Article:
Petitioners campaigning for the release of jailed Israeli-American spy Jonathan Pollard planned to mark his 10,000th day in US prison on Monday by holding a vigil outside US Secretary of State John Kerry’s Jerusalem hotel.

In what organizers from the Justice for Jonathan Pollard campaign called an urgent vigil to save the life of the convicted spy, activists are demanding Pollard’s release from prison due to the length of time he has already served and his deteriorating health condition.

The protesters plan to gather opposite the David Citadel hotel in Jerusalem on Monday night, after the end of Holocaust Remembrance Day.

Pollard, a naval intelligence officer, was arrested in 1985 and sentenced to life imprisonment in 1987 for passing on classified information to Israel. Since then he has been held in solitary confinement and is due for mandatory parole in November 2015.

The movement to see Pollard pardoned has gained increasing support among both Israeli and American Jewish leaders and officials.

In March former US assistant secretary of defense Lawrence Korb joined a growing chorus of senior officials and former diplomats calling on US President Barack Obama to pardon Pollard.

After nearly three decades in prison, Pollard no longer poses a threat to the US or its military secrets, Korb said following a meeting with Prime Minister Benjamin Netanyahu and Effie Lahav, a leading activist for Pollard’s release.

“The time has long since come for Jonathan to go free,” Netanyahu said at the meeting, which came a day before Obama arrived in Israel for a visit. “It has already been raised countless times by myself and others, and the time has come for him to go free.”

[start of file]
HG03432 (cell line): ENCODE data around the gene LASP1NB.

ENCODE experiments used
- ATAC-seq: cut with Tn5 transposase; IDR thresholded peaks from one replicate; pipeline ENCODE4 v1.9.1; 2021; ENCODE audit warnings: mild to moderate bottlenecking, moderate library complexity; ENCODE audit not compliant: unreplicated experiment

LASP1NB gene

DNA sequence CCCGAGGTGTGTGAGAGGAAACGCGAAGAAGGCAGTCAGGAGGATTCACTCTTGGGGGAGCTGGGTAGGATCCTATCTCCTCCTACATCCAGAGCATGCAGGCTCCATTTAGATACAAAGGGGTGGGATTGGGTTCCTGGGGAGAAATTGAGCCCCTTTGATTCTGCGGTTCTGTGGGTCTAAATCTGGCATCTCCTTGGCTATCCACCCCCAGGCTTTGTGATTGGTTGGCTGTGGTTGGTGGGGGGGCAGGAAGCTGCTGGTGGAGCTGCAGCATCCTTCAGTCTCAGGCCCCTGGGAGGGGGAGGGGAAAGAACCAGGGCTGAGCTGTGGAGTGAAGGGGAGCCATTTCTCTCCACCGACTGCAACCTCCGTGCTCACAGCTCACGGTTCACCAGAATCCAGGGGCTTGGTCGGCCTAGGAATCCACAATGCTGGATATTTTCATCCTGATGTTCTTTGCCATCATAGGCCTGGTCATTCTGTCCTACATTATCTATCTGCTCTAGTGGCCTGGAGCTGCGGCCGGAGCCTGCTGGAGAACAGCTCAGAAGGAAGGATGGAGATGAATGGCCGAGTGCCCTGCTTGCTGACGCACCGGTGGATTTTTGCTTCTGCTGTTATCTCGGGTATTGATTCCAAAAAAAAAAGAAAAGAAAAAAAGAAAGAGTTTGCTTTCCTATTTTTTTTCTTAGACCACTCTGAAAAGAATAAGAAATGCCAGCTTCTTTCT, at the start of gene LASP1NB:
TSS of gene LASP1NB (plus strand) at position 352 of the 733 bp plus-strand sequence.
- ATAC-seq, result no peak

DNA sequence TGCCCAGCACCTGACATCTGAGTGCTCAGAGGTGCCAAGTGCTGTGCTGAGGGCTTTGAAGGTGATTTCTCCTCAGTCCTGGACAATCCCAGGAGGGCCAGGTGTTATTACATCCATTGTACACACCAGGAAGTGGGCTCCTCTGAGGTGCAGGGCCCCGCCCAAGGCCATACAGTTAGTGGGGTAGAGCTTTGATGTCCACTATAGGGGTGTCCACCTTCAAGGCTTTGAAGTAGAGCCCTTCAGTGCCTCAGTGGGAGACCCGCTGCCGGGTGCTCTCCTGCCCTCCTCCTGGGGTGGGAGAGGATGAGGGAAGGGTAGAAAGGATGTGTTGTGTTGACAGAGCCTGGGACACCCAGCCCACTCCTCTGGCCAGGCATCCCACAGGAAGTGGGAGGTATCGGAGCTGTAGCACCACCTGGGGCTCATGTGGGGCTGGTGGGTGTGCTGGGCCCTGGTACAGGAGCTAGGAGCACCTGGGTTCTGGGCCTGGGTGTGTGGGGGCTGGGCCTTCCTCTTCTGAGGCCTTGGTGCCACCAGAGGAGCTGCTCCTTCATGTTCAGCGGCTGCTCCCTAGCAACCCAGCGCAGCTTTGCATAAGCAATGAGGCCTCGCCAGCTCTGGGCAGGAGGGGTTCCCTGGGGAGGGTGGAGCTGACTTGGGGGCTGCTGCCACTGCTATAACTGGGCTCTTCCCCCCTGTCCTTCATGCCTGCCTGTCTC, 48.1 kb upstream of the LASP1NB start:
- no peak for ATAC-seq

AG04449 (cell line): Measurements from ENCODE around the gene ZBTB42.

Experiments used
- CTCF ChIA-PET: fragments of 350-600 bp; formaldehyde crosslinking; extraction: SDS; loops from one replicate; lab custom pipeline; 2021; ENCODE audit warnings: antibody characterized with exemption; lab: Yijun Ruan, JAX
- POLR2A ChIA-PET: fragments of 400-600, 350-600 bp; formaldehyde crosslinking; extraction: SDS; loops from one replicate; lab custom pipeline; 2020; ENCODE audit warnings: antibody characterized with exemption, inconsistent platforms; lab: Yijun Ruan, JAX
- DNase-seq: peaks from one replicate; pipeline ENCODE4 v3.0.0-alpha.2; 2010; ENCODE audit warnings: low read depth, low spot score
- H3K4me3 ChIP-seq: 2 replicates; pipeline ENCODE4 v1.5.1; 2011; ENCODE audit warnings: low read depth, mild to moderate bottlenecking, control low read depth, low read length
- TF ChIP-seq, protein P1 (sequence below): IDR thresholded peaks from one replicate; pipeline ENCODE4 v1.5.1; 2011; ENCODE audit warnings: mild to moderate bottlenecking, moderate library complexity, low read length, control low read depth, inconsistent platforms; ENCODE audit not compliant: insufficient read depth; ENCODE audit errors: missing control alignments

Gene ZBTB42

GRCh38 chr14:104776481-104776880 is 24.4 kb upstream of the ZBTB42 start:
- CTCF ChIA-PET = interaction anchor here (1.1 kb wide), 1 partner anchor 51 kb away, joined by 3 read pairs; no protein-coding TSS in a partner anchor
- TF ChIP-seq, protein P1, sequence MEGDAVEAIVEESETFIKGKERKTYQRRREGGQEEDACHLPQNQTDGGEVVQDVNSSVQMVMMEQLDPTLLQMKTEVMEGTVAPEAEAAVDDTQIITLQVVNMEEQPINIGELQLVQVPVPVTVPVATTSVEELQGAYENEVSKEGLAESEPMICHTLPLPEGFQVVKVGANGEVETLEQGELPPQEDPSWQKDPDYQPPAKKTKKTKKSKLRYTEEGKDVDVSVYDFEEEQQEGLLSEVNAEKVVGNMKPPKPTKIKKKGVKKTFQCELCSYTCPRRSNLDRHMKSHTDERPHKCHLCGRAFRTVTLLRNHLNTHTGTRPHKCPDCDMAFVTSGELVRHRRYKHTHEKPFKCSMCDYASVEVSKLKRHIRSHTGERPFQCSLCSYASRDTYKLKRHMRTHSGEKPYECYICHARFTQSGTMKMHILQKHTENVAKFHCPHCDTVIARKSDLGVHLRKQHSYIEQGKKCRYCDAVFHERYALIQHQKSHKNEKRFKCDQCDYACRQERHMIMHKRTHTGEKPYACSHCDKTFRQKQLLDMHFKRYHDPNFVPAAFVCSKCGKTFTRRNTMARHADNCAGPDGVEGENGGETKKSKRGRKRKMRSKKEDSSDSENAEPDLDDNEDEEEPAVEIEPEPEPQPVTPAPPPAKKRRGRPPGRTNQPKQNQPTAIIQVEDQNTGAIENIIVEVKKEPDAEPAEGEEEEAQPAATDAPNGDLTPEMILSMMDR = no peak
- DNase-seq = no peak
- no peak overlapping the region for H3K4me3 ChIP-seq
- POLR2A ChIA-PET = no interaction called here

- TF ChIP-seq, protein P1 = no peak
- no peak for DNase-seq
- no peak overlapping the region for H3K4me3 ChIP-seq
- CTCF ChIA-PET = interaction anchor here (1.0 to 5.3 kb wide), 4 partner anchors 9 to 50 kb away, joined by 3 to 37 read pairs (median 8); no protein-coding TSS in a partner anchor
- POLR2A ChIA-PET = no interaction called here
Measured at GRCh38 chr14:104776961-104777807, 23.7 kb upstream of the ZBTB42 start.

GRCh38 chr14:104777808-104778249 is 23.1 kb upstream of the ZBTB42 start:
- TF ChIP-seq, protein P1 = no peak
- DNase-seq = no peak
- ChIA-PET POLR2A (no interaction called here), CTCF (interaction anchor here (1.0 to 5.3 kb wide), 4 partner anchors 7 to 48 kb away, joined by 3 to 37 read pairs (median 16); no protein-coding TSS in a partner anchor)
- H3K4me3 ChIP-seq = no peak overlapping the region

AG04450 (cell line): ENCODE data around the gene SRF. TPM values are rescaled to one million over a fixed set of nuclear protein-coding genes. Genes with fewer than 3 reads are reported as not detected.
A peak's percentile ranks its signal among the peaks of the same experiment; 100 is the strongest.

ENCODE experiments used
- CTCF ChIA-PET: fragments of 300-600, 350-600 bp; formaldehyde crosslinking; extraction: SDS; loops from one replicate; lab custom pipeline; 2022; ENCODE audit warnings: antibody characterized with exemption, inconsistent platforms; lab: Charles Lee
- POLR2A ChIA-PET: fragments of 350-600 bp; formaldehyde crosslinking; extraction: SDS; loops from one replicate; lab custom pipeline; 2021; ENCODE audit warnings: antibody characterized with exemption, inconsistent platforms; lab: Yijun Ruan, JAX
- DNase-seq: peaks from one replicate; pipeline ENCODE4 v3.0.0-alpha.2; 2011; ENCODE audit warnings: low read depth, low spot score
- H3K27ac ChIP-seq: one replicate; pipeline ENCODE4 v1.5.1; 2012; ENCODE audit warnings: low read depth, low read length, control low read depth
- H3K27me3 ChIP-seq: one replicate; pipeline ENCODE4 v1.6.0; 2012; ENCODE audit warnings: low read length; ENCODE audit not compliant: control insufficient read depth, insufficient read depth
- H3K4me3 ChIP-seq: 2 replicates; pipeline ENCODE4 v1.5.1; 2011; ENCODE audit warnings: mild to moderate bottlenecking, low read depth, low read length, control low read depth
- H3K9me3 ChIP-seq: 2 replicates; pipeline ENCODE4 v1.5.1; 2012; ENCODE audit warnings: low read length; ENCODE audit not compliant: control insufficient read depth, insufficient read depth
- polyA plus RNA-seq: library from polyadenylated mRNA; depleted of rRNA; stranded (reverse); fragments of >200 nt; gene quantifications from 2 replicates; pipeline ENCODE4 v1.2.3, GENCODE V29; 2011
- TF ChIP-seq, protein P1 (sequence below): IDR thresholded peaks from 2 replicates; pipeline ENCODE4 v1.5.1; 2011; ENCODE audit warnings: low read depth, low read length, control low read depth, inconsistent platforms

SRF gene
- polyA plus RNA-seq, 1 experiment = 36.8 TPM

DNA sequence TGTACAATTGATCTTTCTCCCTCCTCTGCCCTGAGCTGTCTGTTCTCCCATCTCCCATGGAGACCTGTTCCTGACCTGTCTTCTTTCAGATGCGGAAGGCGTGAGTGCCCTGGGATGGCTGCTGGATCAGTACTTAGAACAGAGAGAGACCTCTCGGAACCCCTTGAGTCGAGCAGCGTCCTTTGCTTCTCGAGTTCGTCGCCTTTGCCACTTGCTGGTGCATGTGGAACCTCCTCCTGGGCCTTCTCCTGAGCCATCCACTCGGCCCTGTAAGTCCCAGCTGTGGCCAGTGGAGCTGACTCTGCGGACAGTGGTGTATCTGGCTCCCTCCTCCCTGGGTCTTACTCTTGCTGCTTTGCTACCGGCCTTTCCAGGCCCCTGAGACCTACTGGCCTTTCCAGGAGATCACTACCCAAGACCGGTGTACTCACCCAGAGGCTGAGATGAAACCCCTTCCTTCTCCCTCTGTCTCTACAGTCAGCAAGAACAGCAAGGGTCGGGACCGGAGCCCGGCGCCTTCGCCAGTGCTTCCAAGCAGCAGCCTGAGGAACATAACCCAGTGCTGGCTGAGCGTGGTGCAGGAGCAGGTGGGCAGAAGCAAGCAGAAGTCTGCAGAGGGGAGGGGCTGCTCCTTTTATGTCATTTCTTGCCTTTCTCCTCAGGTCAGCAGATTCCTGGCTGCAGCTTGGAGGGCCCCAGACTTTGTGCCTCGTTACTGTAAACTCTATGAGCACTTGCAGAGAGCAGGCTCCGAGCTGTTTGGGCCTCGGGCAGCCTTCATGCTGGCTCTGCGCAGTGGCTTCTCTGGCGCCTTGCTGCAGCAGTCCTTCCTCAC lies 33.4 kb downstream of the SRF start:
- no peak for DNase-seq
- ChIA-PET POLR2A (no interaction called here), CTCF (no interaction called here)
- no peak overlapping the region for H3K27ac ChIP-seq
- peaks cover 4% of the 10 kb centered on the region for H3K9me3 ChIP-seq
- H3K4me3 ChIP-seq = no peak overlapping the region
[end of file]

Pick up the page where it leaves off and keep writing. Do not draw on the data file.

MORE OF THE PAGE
Netanyahu promised at the time to discuss Pollard with Obama and President Shimon Peres said he intended to present the US leader with a petition, signed by over 200,000, that called for pardoning Pollard.

Released IDF captive Gilad Shalit, who spent five years as a captive of Hamas in the Gaza Strip, also appealed on behalf of the Pollard who was granted Israeli citizenship in 1995.

The warm relations between the US and Israel are marred by the “long, too long, imprisonment of our brother Jonathan Pollard,” Shalit wrote in an open letter to Obama published by Israel’s Channel 2 news. However, Obama made it clear in an interview with Channel 2 before his arrival in Israel that he had no intention of releasing Pollard immediately.